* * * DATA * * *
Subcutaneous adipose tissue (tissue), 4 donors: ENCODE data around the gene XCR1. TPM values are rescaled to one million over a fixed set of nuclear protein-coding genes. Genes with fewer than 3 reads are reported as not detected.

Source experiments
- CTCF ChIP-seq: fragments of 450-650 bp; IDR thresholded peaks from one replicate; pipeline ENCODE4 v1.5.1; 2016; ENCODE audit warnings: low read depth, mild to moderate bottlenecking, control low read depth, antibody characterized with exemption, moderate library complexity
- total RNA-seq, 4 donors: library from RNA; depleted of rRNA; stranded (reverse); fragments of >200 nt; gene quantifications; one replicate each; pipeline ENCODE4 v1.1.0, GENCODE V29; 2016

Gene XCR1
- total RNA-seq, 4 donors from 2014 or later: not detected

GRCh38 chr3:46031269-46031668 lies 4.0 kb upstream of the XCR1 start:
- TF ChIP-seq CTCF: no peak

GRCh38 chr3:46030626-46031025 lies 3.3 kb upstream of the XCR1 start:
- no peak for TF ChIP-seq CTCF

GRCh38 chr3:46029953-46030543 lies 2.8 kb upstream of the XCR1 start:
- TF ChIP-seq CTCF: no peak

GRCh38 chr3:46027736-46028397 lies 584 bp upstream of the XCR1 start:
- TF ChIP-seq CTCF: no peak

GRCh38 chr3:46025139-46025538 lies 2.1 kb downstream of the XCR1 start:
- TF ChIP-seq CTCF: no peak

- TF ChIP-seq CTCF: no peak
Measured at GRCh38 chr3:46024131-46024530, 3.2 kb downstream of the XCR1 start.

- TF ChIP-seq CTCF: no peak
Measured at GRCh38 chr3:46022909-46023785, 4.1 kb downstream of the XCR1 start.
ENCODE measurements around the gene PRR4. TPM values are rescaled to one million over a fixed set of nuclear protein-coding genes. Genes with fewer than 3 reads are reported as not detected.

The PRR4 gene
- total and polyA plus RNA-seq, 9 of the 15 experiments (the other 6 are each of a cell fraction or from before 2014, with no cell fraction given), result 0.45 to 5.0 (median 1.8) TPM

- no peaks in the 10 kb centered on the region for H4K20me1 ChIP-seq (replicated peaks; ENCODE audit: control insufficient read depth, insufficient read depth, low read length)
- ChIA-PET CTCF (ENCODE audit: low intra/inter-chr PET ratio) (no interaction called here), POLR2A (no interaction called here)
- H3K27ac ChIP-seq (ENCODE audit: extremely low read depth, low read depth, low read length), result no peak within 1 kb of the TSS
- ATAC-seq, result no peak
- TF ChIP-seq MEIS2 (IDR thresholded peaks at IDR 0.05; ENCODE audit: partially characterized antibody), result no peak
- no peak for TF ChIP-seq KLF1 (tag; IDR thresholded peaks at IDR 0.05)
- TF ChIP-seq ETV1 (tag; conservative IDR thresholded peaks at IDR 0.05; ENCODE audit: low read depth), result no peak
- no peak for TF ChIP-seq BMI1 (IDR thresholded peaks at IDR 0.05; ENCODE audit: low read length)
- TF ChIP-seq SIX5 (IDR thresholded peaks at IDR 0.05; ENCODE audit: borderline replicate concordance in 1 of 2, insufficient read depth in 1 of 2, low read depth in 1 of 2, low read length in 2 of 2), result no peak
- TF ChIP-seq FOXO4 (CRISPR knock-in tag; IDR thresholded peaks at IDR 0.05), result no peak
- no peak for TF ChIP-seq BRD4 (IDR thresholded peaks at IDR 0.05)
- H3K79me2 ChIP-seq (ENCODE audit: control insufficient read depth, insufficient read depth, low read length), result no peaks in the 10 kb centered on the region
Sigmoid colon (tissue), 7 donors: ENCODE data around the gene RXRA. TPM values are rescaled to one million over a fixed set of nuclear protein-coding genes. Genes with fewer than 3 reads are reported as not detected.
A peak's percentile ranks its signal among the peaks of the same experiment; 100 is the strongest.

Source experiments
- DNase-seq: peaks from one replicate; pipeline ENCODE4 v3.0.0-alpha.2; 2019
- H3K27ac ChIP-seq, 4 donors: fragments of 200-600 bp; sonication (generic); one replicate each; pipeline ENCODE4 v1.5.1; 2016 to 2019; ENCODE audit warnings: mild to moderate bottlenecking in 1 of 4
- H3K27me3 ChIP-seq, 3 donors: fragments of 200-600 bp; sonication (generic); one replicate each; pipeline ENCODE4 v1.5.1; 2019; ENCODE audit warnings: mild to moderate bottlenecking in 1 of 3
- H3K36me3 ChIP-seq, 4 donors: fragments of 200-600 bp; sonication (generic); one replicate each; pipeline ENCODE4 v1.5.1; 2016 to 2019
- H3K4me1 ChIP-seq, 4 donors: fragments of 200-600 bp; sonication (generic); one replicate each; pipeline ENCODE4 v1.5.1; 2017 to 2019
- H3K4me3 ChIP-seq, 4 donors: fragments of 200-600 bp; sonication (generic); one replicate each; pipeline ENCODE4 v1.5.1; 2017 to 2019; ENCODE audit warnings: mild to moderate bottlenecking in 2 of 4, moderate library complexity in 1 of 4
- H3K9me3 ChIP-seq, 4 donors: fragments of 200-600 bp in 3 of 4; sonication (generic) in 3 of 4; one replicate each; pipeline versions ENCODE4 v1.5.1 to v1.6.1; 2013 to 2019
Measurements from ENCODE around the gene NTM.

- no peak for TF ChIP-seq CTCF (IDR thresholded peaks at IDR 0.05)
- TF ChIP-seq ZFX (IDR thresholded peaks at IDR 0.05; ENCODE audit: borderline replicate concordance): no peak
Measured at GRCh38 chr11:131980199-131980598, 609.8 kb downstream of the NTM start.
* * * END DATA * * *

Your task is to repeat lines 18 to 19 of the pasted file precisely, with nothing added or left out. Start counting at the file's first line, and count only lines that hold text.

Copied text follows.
Measured at GRCh38 chr3:46024131-46024530, 3.2 kb downstream of the XCR1 start.

- TF ChIP-seq CTCF: no peak